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    SCHOLARSHIP SOURCES
     
    • National Merit Scholarship:  Students must take the PSAT/NMSQT in October of their junior year to qualify for this scholarship. The counseling office will announce sign ups and the fee for this test each year.
    • College Board Scholarship Partners:  Students must take the PSAT/NMSQT in October of their sophomore or junior year and opt in for the Scholarship Search Service to receive information about a variety of scholarships offered through organizations that partner with the College Board.
    • Academic: Based on academic excellence regardless of financial need.  These might be through the university, the department in which your major is housed, or national, state, or local organizations. 
    • Talent Based:  Athletics or Fine Arts--These might be through the university itself or other organizations.
    • Community Organizations:  ex. Rotary, Elks, Lions Club, BPW--The applications and deadlines for these scholarships are normally in the spring of the senior year.
    • Need-Based Scholarships:  Many universities or other organizations offer scholarships based on financial need.
    • Alumni Associations:  University alumni associations may offer scholarships to any incoming freshmen or freshmen who are children or grandchildren of graduates. Their criteria are often a bit lower than the university scholarship qualifications.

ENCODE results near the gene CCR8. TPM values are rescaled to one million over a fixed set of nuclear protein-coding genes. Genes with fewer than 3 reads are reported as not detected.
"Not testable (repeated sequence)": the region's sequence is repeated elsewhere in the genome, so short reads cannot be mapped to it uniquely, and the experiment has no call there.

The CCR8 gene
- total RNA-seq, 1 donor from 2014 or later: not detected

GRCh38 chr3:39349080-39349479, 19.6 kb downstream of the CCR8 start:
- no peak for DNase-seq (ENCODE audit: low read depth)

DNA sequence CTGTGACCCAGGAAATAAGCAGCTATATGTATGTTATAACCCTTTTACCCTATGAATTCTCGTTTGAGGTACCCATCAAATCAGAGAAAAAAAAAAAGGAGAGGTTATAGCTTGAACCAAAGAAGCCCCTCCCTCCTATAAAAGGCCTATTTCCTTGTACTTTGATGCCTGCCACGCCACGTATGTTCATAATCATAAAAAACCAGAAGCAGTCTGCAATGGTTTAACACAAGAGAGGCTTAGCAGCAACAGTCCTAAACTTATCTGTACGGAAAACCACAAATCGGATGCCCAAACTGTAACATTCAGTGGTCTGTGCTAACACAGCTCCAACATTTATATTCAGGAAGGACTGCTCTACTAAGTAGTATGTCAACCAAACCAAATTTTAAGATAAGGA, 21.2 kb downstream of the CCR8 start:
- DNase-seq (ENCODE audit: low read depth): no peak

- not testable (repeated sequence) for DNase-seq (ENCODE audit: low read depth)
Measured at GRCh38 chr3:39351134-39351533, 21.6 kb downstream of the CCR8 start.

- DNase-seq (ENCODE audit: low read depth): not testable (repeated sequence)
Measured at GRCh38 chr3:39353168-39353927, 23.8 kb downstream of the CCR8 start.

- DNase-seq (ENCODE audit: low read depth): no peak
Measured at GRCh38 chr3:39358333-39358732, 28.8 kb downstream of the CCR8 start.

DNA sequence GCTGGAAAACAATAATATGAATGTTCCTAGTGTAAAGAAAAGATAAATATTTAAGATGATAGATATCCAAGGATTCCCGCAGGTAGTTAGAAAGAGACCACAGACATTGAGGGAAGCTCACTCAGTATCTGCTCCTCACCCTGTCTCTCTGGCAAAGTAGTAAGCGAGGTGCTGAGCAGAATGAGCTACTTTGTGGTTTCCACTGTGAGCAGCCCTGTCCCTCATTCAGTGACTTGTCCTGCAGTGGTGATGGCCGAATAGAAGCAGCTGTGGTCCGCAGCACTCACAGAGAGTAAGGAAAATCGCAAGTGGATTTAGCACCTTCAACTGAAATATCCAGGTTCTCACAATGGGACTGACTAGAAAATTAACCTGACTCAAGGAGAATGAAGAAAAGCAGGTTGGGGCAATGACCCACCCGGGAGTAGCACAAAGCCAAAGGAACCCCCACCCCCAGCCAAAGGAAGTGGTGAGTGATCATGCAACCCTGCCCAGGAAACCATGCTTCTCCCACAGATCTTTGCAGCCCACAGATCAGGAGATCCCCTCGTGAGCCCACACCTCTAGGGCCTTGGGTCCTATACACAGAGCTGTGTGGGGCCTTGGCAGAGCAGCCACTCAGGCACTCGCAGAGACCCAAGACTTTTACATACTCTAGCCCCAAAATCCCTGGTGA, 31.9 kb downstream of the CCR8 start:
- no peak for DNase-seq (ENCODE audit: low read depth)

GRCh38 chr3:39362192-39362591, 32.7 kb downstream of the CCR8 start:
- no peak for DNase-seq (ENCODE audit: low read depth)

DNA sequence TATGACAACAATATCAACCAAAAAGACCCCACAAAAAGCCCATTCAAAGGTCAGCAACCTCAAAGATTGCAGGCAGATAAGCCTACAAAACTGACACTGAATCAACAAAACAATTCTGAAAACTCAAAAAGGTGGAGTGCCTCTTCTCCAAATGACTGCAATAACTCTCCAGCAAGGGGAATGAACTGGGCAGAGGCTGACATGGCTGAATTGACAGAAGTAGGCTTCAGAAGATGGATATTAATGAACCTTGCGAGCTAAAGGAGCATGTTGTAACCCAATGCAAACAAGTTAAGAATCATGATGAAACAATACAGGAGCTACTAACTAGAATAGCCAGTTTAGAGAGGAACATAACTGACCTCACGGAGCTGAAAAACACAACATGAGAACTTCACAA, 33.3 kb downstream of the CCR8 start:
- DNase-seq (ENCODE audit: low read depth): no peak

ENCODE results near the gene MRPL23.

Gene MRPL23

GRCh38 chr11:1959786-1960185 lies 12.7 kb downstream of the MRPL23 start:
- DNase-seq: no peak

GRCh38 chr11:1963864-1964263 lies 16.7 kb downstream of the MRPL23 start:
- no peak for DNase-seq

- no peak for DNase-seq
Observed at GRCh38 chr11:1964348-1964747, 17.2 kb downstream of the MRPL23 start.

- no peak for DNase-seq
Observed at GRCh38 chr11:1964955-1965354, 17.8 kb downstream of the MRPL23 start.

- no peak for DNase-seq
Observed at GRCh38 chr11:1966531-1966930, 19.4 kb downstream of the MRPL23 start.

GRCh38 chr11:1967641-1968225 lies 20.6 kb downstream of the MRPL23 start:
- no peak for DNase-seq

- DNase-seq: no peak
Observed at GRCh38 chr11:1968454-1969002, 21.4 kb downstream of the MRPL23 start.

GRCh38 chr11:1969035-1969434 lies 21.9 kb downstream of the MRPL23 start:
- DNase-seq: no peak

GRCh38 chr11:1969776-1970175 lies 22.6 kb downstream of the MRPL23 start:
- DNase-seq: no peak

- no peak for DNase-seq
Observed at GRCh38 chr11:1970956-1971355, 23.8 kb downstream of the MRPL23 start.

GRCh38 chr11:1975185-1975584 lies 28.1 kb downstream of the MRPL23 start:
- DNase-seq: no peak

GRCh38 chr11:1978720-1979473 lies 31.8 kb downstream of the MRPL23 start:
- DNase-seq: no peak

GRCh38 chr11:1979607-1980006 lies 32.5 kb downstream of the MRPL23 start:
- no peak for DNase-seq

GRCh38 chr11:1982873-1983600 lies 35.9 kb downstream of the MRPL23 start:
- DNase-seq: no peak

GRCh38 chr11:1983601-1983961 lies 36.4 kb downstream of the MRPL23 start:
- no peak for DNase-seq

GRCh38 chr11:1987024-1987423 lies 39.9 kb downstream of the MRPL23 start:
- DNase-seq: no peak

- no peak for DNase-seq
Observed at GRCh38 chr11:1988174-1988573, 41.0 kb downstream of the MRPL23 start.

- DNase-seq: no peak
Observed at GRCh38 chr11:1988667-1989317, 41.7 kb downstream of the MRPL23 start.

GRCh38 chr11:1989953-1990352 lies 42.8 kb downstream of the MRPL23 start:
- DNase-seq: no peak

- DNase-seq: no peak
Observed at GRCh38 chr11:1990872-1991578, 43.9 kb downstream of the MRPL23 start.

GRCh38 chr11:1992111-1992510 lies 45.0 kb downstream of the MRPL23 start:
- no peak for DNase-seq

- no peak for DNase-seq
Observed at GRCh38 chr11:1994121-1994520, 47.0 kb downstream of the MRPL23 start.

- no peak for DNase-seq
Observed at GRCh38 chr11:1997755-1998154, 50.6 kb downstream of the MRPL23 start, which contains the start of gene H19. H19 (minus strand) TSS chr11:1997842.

• Minority or Religious Scholarships:  Some scholarships are based on race, culture, or religious membership.
    • Employer:  Some employers offer scholarships to the children of their employees.
    • Upperclassmen Scholarships:  Many universities have scholarships specifically for students after they complete their freshmen year.  Check with the scholarship office at your university for more information.
    • Transfer Students:  Transfer students with high marks may be eligible for certain scholarships.
    • Loan Forgiveness Programs:  With these types of programs, you have to meet certain criteria after graduation for the money you received as a loan to not be paid back.  For instance, many of these programs are for high need teaching areas or nursing.  You get the money but in return must work a certain number of years in a certain area or type of school in order to not have to pay back the loan.